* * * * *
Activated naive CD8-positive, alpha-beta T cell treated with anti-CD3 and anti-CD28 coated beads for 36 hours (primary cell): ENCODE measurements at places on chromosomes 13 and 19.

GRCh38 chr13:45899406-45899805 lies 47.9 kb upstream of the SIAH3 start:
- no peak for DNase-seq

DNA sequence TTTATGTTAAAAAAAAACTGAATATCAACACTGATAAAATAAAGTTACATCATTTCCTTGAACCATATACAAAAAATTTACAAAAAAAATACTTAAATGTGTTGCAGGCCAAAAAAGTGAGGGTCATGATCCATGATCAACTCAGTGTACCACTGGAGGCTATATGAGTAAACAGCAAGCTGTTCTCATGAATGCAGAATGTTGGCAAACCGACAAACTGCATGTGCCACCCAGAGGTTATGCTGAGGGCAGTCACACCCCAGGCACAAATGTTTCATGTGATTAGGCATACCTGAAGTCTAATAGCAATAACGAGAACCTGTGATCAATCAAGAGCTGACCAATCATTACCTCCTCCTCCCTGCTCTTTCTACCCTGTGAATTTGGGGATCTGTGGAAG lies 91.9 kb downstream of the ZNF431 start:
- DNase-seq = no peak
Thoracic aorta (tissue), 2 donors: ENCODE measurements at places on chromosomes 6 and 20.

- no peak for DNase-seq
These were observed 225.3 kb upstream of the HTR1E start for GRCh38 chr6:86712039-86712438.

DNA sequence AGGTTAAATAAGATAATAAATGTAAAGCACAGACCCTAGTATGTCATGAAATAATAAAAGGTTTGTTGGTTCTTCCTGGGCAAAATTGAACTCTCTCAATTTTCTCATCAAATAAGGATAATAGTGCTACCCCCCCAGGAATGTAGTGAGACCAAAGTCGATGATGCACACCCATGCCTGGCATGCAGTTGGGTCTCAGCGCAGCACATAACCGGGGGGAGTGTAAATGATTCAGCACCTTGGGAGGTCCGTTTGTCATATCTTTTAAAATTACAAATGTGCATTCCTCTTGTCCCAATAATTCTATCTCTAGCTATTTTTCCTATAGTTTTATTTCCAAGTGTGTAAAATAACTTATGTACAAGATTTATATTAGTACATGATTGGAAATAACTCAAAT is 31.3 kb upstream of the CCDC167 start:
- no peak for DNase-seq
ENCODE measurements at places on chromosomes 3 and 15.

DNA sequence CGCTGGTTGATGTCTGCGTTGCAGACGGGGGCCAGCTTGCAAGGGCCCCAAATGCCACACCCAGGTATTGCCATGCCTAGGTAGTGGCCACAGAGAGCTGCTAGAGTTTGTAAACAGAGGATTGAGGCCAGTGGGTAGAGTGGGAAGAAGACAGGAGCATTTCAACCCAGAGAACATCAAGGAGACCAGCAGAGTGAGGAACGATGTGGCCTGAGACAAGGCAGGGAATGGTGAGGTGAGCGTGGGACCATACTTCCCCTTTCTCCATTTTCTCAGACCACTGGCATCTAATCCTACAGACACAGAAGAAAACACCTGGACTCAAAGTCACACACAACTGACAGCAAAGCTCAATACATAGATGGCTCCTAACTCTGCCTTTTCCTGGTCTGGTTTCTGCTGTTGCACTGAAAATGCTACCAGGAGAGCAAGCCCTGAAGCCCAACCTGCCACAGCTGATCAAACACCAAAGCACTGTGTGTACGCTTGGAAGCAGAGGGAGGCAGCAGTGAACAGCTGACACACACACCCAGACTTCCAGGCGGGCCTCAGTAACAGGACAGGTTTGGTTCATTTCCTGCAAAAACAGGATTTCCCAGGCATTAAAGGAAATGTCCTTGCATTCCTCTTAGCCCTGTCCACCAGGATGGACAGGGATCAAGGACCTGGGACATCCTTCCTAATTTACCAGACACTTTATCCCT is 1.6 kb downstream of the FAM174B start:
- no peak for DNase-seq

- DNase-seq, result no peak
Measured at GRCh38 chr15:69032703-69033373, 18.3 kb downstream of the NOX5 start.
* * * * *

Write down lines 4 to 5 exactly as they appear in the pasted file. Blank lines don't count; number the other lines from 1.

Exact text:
DNA sequence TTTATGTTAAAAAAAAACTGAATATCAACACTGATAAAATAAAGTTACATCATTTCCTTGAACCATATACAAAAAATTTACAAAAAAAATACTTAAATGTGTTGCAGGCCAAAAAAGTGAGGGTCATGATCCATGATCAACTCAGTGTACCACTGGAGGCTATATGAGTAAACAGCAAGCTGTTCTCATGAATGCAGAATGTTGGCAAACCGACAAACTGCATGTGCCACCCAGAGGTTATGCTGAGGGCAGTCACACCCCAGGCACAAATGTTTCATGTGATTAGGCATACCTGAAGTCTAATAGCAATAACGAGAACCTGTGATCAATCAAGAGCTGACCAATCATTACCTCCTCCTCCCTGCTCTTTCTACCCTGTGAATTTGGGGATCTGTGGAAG lies 91.9 kb downstream of the ZNF431 start:
- DNase-seq = no peak